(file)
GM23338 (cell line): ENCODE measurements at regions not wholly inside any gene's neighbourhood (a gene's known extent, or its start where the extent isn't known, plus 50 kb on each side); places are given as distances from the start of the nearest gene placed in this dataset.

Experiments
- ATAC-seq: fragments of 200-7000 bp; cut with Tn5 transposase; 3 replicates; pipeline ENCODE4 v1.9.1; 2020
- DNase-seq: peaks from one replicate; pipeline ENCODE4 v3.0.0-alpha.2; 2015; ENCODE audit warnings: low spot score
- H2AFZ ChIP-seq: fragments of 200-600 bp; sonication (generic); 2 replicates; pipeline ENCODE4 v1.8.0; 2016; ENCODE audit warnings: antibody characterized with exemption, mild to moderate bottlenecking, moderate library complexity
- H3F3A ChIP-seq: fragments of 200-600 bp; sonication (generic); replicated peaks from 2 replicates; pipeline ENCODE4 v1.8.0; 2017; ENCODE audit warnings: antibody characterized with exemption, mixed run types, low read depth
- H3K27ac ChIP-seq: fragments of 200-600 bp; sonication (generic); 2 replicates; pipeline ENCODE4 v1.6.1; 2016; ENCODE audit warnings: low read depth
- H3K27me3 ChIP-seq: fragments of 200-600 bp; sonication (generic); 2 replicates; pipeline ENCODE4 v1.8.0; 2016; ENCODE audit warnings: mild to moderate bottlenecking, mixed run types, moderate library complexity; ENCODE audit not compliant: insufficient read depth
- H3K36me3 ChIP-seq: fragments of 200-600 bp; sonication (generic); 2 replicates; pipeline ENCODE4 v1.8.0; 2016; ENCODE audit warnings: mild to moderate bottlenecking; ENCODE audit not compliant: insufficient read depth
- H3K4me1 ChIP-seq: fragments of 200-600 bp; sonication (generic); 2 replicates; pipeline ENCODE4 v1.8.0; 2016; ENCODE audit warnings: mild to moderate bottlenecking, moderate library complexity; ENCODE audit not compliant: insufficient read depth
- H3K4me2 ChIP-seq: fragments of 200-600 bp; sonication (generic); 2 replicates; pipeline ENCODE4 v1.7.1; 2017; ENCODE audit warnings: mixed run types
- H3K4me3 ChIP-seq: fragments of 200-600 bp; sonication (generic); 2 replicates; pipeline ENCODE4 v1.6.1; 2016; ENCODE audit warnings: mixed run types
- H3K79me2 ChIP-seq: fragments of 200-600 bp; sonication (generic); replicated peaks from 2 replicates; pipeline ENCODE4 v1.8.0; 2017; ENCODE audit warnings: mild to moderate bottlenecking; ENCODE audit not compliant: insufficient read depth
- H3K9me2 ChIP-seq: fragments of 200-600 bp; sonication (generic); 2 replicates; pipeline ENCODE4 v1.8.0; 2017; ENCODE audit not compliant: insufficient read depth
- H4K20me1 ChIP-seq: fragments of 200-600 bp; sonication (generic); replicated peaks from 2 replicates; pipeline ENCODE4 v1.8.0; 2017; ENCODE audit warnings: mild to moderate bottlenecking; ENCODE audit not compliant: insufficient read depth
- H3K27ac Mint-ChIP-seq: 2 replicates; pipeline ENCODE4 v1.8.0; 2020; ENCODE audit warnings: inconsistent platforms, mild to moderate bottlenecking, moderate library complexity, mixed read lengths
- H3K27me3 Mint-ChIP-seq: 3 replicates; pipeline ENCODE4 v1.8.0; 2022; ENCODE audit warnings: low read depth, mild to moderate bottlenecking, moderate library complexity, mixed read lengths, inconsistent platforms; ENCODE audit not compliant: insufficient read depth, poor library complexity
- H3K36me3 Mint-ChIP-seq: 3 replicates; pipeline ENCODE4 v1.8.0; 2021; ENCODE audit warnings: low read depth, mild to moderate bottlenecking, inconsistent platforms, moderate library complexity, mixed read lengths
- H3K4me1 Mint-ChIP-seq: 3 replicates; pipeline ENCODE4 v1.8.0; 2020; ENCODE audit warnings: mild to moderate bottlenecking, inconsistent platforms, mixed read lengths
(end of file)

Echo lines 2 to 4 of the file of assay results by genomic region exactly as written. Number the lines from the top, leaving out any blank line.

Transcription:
Experiments
- ATAC-seq: fragments of 200-7000 bp; cut with Tn5 transposase; 3 replicates; pipeline ENCODE4 v1.9.1; 2020
- DNase-seq: peaks from one replicate; pipeline ENCODE4 v3.0.0-alpha.2; 2015; ENCODE audit warnings: low spot score